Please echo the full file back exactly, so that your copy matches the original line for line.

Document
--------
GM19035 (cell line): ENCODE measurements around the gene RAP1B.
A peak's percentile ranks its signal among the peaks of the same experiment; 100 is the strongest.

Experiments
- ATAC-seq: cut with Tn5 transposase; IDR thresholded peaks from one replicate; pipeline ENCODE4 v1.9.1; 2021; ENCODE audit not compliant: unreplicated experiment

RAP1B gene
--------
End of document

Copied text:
GM19035 (cell line): ENCODE measurements around the gene RAP1B.
A peak's percentile ranks its signal among the peaks of the same experiment; 100 is the strongest.

Experiments
- ATAC-seq: cut with Tn5 transposase; IDR thresholded peaks from one replicate; pipeline ENCODE4 v1.9.1; 2021; ENCODE audit not compliant: unreplicated experiment

RAP1B gene